Are you constantly checking and rechecking the work completed by your employees? Does your boss often say phrases like, “it’s my way or the highway” or “that’s not the way you should do it”? Have you noticed your staff members watching their backs or withholding information from their coworkers? Do people consistently give you instructions that are contradictory? If so, your organization is suffering from a lack of workplace trust.

Building trust in an organization is no easy feat. Time, dedication and care are essential for keeping trust nurtured and sustained. Trust is a fundamental value that all companies should practice because it improves almost every business facet, including retention, morale, communication, customer service and productivity. Employers that focus on trust exhibit confidence in the decisions their workers make, have more collaborative workflows and keep employee motivation high.

Because trust starts at the top, ensure that management is included in your efforts to improve trust at your organization. Employees will quickly follow suit when management is leading the way. Incorporate the tips below into your workplace processes and see the level of trust increase significantly.

1.  Establish Values

Use your company’s mission and values extensively. All employees should be aware of what they are, and they should all strive to uphold them. Revisit your mission and values during staff meetings and post them in different areas in your workplace. Your business changes over time, so make sure to continually review, revise and align your mission and values with the business results you want to produce and the employer brand you want to exude. Ask for input from your staff members when reviewing and revising.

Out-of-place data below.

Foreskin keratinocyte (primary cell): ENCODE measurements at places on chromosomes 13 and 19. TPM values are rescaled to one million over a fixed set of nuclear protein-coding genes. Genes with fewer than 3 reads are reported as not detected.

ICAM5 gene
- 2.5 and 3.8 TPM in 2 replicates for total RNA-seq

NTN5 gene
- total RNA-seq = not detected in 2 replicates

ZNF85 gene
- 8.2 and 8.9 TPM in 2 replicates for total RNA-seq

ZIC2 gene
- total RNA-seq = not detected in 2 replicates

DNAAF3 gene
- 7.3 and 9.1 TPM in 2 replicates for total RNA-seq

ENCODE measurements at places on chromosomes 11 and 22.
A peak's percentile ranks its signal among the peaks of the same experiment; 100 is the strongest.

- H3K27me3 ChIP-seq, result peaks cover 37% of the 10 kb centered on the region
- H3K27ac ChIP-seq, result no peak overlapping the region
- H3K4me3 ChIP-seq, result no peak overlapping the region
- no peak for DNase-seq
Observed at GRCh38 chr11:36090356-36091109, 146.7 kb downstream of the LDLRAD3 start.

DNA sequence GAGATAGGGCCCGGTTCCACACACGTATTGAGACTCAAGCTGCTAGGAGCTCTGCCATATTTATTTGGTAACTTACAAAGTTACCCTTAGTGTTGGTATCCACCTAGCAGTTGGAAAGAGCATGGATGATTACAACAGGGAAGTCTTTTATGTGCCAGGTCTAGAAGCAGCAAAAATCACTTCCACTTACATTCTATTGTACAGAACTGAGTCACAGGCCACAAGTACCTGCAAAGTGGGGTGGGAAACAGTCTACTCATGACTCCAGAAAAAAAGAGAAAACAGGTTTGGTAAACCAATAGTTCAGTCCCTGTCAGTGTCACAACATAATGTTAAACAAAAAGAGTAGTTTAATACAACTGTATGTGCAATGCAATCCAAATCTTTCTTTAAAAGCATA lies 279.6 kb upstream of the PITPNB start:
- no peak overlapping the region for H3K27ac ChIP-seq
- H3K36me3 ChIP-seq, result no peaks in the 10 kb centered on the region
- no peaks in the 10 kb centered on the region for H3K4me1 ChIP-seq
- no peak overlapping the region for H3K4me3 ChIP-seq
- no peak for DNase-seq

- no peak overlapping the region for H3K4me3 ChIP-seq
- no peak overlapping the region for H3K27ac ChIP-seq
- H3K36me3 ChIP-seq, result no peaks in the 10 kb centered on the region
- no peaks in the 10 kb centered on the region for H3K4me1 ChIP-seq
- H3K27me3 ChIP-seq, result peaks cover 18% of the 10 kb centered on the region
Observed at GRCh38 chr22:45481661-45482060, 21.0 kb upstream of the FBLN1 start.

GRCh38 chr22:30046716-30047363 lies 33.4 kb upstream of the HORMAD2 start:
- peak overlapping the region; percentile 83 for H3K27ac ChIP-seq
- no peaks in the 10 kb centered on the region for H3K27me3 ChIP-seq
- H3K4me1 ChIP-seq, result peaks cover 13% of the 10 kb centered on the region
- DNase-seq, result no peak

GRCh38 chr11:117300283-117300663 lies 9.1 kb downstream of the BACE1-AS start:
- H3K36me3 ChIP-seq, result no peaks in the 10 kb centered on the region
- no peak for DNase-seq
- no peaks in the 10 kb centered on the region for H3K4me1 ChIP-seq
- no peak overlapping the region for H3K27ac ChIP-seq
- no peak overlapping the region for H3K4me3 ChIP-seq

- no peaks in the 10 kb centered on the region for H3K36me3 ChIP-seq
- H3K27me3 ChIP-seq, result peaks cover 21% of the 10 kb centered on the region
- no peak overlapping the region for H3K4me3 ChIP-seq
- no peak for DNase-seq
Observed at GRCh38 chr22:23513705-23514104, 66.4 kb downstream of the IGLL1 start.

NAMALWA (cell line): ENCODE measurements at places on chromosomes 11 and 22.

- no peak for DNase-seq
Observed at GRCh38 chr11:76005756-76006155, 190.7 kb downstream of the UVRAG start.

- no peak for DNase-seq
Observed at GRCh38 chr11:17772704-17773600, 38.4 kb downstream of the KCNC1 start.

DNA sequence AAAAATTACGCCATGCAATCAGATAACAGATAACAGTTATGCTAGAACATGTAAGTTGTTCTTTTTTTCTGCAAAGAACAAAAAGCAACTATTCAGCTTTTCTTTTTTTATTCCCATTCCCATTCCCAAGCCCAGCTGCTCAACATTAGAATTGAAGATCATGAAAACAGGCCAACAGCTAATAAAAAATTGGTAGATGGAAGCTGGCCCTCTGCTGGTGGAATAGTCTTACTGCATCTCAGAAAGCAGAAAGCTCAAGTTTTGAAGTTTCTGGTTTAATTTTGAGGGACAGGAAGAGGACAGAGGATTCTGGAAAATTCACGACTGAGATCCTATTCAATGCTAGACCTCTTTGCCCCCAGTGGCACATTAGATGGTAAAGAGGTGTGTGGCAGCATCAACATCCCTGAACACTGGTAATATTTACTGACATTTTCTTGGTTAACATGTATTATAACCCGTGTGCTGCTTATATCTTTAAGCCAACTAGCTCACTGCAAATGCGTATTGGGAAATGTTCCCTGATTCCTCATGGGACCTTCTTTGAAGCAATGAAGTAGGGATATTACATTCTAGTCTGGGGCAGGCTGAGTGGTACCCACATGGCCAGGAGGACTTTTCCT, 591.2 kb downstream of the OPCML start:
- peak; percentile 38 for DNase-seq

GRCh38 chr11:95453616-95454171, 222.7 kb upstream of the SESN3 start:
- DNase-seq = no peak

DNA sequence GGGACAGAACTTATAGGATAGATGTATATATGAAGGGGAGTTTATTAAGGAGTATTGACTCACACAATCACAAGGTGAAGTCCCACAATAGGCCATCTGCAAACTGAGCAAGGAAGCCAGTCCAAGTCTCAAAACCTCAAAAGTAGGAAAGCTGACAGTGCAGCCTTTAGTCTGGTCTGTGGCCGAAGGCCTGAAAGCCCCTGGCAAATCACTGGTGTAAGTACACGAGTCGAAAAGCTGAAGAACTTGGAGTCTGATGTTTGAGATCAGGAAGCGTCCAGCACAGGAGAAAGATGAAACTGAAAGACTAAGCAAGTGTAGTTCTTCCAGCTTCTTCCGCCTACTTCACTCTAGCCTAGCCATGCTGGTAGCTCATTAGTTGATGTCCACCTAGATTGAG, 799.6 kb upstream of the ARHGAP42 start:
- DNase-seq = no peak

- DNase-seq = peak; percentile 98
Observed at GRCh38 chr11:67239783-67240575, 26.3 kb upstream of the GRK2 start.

2.  Communicate Openly

Being transparent in your business practices will gain you the trust of your employees. Don’t disseminate information to only a privileged few (unless it’s confidential) because outcries of favoritism will inevitably ensue. Instead, frequently share information with all staff members. Employees don’t like being in the dark, and they will become more engaged the more you communicate openly with them. Additionally, don’t shy away from telling staff members bad news. Even though the news may not be desirable, they will respect the fact that you gave them the truth.